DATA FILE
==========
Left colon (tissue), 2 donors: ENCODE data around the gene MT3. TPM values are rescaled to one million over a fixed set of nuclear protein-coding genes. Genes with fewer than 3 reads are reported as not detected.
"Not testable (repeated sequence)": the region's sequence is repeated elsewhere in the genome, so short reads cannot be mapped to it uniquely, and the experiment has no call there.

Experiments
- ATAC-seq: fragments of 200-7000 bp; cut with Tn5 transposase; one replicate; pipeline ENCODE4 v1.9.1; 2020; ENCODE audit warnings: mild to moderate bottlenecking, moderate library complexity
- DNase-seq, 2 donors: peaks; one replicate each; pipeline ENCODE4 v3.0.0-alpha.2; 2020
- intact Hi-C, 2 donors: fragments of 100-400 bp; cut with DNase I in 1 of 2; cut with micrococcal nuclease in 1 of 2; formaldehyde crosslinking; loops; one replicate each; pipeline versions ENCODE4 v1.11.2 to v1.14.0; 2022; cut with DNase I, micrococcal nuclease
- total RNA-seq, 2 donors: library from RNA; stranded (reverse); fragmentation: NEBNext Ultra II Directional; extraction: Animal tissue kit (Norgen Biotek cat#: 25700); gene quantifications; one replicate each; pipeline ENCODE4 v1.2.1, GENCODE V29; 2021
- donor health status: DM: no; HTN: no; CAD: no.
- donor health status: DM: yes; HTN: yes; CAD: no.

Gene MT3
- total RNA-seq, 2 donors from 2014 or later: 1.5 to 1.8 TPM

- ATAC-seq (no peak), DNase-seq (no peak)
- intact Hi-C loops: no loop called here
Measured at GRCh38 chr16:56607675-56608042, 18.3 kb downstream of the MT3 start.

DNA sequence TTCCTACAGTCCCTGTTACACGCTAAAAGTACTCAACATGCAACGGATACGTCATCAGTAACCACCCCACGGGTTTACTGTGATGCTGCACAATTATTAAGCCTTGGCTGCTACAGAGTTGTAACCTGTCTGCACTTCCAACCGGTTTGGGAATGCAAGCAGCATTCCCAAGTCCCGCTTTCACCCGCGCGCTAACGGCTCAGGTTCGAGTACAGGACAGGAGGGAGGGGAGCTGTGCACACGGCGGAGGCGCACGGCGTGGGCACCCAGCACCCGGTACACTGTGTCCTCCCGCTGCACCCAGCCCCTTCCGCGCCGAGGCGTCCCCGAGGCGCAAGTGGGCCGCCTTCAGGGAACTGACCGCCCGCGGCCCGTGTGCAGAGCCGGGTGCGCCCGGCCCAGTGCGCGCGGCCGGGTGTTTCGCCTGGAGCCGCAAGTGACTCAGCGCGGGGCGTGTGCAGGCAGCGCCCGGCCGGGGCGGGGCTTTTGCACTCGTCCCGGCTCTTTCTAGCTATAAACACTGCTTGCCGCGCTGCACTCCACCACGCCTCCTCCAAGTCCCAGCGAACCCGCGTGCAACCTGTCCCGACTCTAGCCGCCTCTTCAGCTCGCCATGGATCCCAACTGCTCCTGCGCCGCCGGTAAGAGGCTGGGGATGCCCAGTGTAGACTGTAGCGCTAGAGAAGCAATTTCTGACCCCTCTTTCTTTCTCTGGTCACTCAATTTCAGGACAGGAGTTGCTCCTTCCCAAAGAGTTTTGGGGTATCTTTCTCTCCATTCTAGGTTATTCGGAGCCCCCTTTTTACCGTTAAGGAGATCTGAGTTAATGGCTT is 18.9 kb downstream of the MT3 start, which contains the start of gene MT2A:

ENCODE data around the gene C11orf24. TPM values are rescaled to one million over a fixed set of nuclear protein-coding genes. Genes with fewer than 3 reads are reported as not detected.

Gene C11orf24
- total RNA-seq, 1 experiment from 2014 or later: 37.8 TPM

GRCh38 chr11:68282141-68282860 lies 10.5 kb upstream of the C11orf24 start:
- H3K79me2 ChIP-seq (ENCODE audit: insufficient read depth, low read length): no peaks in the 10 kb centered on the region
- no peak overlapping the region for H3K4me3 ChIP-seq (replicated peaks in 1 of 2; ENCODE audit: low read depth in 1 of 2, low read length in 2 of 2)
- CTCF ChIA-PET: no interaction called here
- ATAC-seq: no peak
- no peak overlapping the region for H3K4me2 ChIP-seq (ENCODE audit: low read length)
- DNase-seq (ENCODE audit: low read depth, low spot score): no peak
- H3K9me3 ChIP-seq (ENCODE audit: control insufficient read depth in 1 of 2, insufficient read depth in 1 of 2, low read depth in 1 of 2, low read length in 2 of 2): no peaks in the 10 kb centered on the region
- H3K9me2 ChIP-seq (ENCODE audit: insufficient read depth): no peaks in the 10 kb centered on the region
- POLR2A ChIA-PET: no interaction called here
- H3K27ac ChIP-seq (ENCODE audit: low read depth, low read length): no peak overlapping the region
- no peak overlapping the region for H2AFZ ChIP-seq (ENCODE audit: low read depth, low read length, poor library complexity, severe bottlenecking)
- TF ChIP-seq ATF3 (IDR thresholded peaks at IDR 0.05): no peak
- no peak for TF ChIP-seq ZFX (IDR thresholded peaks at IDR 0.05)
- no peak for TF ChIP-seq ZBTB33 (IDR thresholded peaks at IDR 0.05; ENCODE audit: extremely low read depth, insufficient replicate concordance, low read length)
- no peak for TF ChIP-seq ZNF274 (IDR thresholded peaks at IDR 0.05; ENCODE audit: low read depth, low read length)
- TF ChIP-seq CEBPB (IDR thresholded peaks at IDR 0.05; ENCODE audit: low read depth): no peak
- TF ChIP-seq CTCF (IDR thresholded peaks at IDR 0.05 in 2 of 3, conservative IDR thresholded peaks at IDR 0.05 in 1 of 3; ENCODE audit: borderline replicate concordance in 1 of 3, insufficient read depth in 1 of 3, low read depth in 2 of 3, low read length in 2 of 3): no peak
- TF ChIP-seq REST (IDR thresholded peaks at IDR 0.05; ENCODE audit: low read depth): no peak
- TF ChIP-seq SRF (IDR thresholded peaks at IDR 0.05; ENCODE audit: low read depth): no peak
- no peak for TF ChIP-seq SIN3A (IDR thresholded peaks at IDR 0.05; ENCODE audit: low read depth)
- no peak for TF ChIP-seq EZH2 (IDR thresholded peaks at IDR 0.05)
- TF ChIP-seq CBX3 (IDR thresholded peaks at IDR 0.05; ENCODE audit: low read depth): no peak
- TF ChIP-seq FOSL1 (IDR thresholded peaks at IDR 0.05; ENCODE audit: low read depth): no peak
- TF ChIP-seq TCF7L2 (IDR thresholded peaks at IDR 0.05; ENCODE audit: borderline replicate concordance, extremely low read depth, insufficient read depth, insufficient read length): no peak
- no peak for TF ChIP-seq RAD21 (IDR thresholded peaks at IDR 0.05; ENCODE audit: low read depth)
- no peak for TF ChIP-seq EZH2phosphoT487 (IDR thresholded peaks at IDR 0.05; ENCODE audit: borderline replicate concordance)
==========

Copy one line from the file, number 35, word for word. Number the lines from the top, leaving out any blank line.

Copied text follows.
- TF ChIP-seq CEBPB (IDR thresholded peaks at IDR 0.05; ENCODE audit: low read depth): no peak